Student Volunteer Week runs from 11 to 17 April. The Blind Foundation thanks all our student volunteers who make a difference to those who are blind or have low vision.
Student volunteers help with a variety of roles such as; mail reading, recreation support, guide dog kennel volunteering and collecting for our appeals.
Volunteering at the Blind Foundation is a great opportunity for students to put their talents to good use. Volunteering expands their experience and is a way for them to give back to the community.
Meet 18 year old Rebecca Welsh from Christchurch who has been volunteering for just over a year. Rebecca reads the obituaries onto our Telephone Information Service (TIS) weekly, and has also helped with the blind bowls end of year function.
“Rebecca is a delight to work with! She makes sure she checks the pronunciation of every name before she reads them on TIS,” says Petronella Spicer, Recreation Volunteer Coordinator.
“She began volunteering a year ago to gain service for her Gold Duke of Edinburgh Award. Though it is now completed, Rebecca will continue volunteering, as she has found the experience so interesting!”
We asked Rebecca what drives a young student like her to volunteer as a TIS reader.
She says, “I like to be of help to the Blind Foundation. I have learnt so much about people while volunteering in this role.”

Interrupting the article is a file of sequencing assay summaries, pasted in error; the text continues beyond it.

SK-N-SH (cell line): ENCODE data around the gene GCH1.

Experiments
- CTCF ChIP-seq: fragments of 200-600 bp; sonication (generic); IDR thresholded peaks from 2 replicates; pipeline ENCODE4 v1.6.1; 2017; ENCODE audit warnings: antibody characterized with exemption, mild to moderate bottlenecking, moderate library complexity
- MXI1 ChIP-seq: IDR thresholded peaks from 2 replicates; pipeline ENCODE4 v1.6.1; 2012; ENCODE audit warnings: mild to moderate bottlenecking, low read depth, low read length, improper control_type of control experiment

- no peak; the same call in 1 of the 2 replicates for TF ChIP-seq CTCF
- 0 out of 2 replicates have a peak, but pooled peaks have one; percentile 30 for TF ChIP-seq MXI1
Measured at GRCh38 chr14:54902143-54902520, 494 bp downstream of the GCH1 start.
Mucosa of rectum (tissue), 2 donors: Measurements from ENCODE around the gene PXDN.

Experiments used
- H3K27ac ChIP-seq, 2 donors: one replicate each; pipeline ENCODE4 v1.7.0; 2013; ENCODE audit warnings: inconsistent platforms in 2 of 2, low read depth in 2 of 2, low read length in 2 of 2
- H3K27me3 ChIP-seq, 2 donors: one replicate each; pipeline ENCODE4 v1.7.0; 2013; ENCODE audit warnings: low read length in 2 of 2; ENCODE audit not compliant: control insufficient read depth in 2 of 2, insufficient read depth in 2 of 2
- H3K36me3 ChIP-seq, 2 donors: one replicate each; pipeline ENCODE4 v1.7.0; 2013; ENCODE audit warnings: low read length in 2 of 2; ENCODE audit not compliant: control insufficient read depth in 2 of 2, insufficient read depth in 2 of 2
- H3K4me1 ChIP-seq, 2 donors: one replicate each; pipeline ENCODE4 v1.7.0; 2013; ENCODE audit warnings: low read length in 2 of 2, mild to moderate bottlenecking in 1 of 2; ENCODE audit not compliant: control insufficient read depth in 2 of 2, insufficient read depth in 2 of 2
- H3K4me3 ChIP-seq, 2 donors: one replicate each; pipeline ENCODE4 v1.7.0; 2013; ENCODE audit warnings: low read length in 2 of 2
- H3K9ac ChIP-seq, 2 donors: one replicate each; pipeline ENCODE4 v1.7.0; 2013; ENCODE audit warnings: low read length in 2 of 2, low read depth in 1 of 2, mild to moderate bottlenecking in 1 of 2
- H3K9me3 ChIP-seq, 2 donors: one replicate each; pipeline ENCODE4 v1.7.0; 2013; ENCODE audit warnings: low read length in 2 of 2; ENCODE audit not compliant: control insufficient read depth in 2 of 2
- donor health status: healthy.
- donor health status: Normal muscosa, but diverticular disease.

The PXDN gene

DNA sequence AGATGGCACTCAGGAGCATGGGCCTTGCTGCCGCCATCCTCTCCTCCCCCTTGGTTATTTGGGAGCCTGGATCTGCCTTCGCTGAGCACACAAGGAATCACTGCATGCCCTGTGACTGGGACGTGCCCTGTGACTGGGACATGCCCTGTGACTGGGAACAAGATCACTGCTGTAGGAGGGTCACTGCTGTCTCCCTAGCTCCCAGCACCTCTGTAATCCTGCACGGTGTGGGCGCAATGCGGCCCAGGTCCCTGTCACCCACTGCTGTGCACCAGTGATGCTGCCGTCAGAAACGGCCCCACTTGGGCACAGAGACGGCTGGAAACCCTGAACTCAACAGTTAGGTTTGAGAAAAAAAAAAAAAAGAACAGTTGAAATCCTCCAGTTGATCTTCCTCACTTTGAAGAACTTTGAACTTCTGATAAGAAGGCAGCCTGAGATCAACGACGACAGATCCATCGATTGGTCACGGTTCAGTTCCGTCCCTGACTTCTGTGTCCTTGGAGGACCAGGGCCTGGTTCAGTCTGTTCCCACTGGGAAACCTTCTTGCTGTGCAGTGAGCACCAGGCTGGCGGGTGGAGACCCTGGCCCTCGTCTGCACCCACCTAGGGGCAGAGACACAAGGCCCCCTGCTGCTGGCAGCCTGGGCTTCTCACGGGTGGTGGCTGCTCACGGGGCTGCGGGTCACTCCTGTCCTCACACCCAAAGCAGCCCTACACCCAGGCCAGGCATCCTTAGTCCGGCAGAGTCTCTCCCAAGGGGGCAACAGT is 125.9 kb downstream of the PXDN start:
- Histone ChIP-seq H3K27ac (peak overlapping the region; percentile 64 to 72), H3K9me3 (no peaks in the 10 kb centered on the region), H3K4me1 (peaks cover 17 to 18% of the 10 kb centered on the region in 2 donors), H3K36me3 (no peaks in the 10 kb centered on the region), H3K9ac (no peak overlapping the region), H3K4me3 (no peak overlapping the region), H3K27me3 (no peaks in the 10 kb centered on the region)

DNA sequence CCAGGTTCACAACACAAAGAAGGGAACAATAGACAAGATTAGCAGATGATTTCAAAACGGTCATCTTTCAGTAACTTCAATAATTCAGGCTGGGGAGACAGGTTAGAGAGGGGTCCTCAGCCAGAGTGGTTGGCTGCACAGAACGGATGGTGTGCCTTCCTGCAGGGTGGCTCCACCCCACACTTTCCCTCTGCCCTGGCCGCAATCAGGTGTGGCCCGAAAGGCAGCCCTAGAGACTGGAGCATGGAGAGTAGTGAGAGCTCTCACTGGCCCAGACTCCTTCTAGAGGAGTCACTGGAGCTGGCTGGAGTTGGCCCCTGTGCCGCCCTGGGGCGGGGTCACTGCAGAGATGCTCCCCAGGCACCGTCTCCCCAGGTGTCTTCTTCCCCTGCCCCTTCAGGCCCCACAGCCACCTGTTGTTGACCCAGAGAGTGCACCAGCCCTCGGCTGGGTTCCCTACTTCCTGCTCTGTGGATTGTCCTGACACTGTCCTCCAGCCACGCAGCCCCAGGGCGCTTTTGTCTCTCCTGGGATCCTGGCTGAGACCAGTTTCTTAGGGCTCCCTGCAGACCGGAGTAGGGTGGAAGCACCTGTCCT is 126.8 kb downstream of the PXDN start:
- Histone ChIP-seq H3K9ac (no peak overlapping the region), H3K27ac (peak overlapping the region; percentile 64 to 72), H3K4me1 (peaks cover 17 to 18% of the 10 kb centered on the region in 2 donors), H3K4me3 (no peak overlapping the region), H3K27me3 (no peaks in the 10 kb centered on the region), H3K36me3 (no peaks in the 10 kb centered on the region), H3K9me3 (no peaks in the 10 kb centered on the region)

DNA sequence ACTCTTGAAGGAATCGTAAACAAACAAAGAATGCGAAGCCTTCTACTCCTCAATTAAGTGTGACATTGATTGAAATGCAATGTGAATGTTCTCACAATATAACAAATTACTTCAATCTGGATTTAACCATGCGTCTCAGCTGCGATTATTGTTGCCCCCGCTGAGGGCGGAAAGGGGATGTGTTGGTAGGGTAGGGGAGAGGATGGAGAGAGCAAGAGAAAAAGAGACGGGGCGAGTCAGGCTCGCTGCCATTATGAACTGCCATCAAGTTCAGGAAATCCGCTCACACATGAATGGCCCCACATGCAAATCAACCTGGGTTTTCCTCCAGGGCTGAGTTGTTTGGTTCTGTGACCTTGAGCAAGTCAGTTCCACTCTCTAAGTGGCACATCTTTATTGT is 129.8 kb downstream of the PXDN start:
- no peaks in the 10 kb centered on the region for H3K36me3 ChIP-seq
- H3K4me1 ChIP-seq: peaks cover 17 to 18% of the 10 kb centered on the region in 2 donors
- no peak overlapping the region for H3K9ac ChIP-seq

Taylor Fifield is our new kid on the block. An Auckland University of Technology (AUT) student, Taylor volunteers for the Auckland Community Volunteer and Recreation team every Wednesday.
Taylor alternates between recreation group support and gym support. She recently accompanied our Recreation Advisors, Jon Scott and Latesha Sharp for 10 Pin Bowling in Botany as part of the New Outlook Group.
She has also helped our Gym Manager with the Amblers Walking Group for a walk in the Auckland Domain. Her guiding skills were ‘top notch!’
“Taylor only started a month ago and is already making a difference to our recreation programme! She is a keen learner and her enthusiasm is something staff and clients equally benefit from,” says Sue Vyas, Volunteer Services Advisor.
Taylor says she chose to volunteer at the Blind Foundation to gain experience in working with different members of the community.
“I want to develop an understanding of a community organisation, how it is run and how it contributes to the community. The Blind Foundation was a welcoming and friendly place for me to become a part of and am glad each time I walk into the building that I choose here to volunteer,” says Taylor.
“The last few weeks have been absolutely great! I am thoroughly enjoying volunteering and assisting clients with recreational activities. From the physical activity to the social interaction, I can genuinely see the Blind Foundation making sure these clients get what they need and want.”
“With its wide range of volunteering roles the Blind Foundation offers many opportunities for people of all ages to get involved” says Alison Marshall, the Blind Foundation’s Community Engagement Practice Leader.
“Our student volunteers are an important part of our volunteer workforce. As an organisation we provide services to clients of all ages, it is great to have volunteers who reflect that.”
Get involved and visit our volunteering page for more information on our volunteering opportunities.